- A number of trade organizations, including the National Retail Federation and the American Trucking Associations, are raising alarms that truckers, weary and worn down from delivering food and medicine during the COVID-19 crisis, are being blocked, along with car drivers, from some rest stops. The decision by Pennsylvania to close dozens of rest stops on Tuesday caused an immediate backlash, leading to the quick reopening of 13 sites, according to the Philadelphia Inquirer.
- Rest stops are an irreplaceable logistical component, along with commercial truck stops, ATA President Chris Spear wrote to President Donald Trump on Tuesday. The lack of rest stops for drivers could cause logistical headaches for fleets and shippers, not just drivers.
- The COVID-19 outbreak has caused a run on grocery stores for toilet paper, paper towels, cleansers and some food items, leading to a sharper demand for freight shipping. It has also led to shutdowns and closures of some public facilities. The Owner-Operator Independent Drivers Association has been monitoring rest-stop closures, and says the reopening of fewer than half of Pennsylvania's rest areas "shows the state’s leadership still doesn’t understand what needs to be done to ensure the safety of truckers during a national emergency."
Truck parking spaces have proven to be a headache for drivers and fleets, as both must meet regulations regarding driver rest while delivering cargo. Plentiful parking spaces would make that easier for fleets. But spaces have never been abundant, and now trade organizations feel states could shrink the supply, if only temporarily, at a time of higher consumer demand and panic buying.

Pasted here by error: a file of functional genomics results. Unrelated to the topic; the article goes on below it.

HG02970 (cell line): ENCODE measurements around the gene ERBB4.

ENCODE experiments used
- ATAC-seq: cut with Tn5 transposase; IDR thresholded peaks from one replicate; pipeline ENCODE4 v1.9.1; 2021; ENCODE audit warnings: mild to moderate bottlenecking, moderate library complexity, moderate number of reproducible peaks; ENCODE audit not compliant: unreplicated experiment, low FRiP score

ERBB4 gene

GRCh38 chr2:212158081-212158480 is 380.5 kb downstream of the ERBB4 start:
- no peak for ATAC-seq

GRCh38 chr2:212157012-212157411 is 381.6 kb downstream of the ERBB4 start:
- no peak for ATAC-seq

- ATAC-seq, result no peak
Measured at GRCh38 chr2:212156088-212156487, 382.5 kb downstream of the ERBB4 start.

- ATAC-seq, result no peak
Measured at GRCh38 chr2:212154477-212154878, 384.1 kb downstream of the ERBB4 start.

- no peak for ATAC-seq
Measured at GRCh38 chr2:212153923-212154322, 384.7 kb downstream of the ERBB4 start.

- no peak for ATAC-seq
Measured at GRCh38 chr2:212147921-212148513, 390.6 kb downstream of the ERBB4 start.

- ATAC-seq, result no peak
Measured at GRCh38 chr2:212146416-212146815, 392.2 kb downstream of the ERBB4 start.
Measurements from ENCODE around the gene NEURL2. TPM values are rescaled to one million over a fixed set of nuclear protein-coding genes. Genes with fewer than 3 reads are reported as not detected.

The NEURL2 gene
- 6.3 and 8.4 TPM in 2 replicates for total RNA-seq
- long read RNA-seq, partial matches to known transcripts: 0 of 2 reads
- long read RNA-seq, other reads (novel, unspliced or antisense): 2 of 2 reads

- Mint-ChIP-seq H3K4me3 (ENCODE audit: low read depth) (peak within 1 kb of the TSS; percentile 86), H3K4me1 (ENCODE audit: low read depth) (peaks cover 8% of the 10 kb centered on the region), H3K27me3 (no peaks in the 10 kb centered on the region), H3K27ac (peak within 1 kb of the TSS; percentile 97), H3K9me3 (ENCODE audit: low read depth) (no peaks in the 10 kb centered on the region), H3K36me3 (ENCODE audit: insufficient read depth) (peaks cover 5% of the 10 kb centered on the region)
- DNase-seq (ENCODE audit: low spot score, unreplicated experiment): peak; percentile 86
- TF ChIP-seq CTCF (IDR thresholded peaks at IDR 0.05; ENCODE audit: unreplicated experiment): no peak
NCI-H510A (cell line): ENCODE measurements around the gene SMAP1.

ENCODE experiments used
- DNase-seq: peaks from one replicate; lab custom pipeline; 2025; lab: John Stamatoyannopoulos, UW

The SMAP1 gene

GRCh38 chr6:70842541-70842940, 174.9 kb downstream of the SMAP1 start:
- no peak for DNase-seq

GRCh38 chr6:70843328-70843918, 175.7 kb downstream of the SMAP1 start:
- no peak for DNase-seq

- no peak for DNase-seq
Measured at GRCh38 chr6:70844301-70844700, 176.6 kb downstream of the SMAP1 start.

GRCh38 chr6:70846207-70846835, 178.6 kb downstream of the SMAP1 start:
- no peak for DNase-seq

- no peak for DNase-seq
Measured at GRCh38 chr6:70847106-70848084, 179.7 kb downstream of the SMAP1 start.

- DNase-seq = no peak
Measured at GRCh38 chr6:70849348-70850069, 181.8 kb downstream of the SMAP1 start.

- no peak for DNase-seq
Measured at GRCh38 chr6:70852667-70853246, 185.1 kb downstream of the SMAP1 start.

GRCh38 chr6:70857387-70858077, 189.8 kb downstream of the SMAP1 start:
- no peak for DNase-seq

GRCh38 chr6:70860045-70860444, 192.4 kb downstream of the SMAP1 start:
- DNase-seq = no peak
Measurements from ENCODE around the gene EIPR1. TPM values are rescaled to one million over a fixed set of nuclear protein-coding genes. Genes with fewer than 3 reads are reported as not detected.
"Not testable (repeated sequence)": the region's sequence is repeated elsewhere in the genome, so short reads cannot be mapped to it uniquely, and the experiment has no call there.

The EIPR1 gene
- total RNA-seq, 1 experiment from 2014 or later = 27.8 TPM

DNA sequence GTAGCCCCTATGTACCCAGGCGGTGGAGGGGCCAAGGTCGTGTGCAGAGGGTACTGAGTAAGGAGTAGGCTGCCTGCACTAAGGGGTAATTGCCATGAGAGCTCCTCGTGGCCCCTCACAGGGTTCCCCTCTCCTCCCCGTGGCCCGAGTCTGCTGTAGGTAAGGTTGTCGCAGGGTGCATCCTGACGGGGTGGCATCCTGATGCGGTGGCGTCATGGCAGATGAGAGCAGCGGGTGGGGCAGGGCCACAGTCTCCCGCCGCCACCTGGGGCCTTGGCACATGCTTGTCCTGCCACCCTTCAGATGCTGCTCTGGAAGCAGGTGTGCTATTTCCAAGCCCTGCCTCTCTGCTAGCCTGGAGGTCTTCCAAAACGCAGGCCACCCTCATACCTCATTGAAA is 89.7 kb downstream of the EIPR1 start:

The public rest stops are part of a national inventory of free and privately run spaces. Many truck drivers depend on state rest-stop spaces in case they have to stop for sleep or because they worked their allotted hours per day, or because they have to use the restrooms. The spread of COVID-19 has state officials worried about transmission at public places such as highway rest stops.
The American Transportation Research Institute (ATRI) ranked truck parking the No. 5 biggest area of concern for the trucking industry in its October 2019 report on critical issues.
With e-commerce booming and freight moving faster through the supply chain network, existing parking spaces are not enough for the trucking industry, which has 3.5 million registered Class 7 and Class 8 trucks, according to ATRI and the U.S. Department of Transportation.
Earlier in March, U.S. Reps. Mike Bost, an Illinois Republican, and Angie Craig, a Minnesota Democrat, introduced a bill that would make $755 million available to states to finance projects aimed at increasing the number of parking spaces for commercial truck drivers, according to the ATA.
The bill, H.R. 6104, would assist states in converting retired weigh stations and out-of-use rest stops into truck parking lots.